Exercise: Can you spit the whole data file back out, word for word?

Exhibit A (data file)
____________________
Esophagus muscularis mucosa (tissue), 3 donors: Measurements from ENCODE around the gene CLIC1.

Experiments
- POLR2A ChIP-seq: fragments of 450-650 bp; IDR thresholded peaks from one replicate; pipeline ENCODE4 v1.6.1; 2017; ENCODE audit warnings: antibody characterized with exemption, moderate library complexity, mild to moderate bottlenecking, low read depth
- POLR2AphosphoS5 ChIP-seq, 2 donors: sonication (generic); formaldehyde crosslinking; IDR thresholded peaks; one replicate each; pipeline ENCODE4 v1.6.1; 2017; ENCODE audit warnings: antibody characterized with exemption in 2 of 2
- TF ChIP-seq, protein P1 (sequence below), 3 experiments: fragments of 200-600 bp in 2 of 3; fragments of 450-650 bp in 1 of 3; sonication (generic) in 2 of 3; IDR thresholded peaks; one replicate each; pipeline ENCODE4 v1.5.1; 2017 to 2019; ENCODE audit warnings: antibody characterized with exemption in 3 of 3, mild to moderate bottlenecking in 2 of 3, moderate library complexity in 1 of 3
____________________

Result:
Esophagus muscularis mucosa (tissue), 3 donors: Measurements from ENCODE around the gene CLIC1.

Experiments
- POLR2A ChIP-seq: fragments of 450-650 bp; IDR thresholded peaks from one replicate; pipeline ENCODE4 v1.6.1; 2017; ENCODE audit warnings: antibody characterized with exemption, moderate library complexity, mild to moderate bottlenecking, low read depth
- POLR2AphosphoS5 ChIP-seq, 2 donors: sonication (generic); formaldehyde crosslinking; IDR thresholded peaks; one replicate each; pipeline ENCODE4 v1.6.1; 2017; ENCODE audit warnings: antibody characterized with exemption in 2 of 2
- TF ChIP-seq, protein P1 (sequence below), 3 experiments: fragments of 200-600 bp in 2 of 3; fragments of 450-650 bp in 1 of 3; sonication (generic) in 2 of 3; IDR thresholded peaks; one replicate each; pipeline ENCODE4 v1.5.1; 2017 to 2019; ENCODE audit warnings: antibody characterized with exemption in 3 of 3, mild to moderate bottlenecking in 2 of 3, moderate library complexity in 1 of 3